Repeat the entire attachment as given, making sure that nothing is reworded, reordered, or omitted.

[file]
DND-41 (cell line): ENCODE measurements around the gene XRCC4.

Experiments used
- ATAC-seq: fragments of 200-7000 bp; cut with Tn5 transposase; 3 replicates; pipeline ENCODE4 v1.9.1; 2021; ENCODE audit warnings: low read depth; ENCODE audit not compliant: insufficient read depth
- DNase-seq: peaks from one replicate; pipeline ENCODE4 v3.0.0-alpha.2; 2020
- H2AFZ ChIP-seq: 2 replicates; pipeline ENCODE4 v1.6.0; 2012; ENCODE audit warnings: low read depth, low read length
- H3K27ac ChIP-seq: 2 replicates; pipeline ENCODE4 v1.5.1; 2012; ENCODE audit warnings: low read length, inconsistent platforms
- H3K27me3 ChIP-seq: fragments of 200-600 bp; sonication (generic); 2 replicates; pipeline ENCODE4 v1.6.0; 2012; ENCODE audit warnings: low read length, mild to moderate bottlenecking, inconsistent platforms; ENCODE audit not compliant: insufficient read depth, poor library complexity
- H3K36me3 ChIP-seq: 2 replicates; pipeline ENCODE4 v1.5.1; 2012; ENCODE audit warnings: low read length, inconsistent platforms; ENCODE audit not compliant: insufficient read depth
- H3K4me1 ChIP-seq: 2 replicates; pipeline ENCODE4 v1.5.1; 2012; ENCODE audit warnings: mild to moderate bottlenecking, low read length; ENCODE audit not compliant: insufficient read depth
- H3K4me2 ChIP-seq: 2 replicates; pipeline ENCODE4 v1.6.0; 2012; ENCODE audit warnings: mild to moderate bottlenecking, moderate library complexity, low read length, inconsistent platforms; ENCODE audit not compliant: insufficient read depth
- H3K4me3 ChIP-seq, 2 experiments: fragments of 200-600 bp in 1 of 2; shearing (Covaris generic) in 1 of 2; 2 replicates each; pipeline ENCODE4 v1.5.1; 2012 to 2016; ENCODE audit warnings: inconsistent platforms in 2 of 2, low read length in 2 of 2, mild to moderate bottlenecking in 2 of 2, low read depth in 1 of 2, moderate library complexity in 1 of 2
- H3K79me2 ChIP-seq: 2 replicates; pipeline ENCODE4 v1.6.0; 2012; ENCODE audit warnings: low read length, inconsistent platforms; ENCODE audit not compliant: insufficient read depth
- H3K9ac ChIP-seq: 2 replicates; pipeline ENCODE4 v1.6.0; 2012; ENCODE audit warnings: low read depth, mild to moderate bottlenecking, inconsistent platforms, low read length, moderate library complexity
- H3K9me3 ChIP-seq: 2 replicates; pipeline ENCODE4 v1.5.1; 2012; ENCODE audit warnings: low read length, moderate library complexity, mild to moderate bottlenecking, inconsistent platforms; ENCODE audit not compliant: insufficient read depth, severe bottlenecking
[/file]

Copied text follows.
DND-41 (cell line): ENCODE measurements around the gene XRCC4.

Experiments used
- ATAC-seq: fragments of 200-7000 bp; cut with Tn5 transposase; 3 replicates; pipeline ENCODE4 v1.9.1; 2021; ENCODE audit warnings: low read depth; ENCODE audit not compliant: insufficient read depth
- DNase-seq: peaks from one replicate; pipeline ENCODE4 v3.0.0-alpha.2; 2020
- H2AFZ ChIP-seq: 2 replicates; pipeline ENCODE4 v1.6.0; 2012; ENCODE audit warnings: low read depth, low read length
- H3K27ac ChIP-seq: 2 replicates; pipeline ENCODE4 v1.5.1; 2012; ENCODE audit warnings: low read length, inconsistent platforms
- H3K27me3 ChIP-seq: fragments of 200-600 bp; sonication (generic); 2 replicates; pipeline ENCODE4 v1.6.0; 2012; ENCODE audit warnings: low read length, mild to moderate bottlenecking, inconsistent platforms; ENCODE audit not compliant: insufficient read depth, poor library complexity
- H3K36me3 ChIP-seq: 2 replicates; pipeline ENCODE4 v1.5.1; 2012; ENCODE audit warnings: low read length, inconsistent platforms; ENCODE audit not compliant: insufficient read depth
- H3K4me1 ChIP-seq: 2 replicates; pipeline ENCODE4 v1.5.1; 2012; ENCODE audit warnings: mild to moderate bottlenecking, low read length; ENCODE audit not compliant: insufficient read depth
- H3K4me2 ChIP-seq: 2 replicates; pipeline ENCODE4 v1.6.0; 2012; ENCODE audit warnings: mild to moderate bottlenecking, moderate library complexity, low read length, inconsistent platforms; ENCODE audit not compliant: insufficient read depth
- H3K4me3 ChIP-seq, 2 experiments: fragments of 200-600 bp in 1 of 2; shearing (Covaris generic) in 1 of 2; 2 replicates each; pipeline ENCODE4 v1.5.1; 2012 to 2016; ENCODE audit warnings: inconsistent platforms in 2 of 2, low read length in 2 of 2, mild to moderate bottlenecking in 2 of 2, low read depth in 1 of 2, moderate library complexity in 1 of 2
- H3K79me2 ChIP-seq: 2 replicates; pipeline ENCODE4 v1.6.0; 2012; ENCODE audit warnings: low read length, inconsistent platforms; ENCODE audit not compliant: insufficient read depth
- H3K9ac ChIP-seq: 2 replicates; pipeline ENCODE4 v1.6.0; 2012; ENCODE audit warnings: low read depth, mild to moderate bottlenecking, inconsistent platforms, low read length, moderate library complexity
- H3K9me3 ChIP-seq: 2 replicates; pipeline ENCODE4 v1.5.1; 2012; ENCODE audit warnings: low read length, moderate library complexity, mild to moderate bottlenecking, inconsistent platforms; ENCODE audit not compliant: insufficient read depth, severe bottlenecking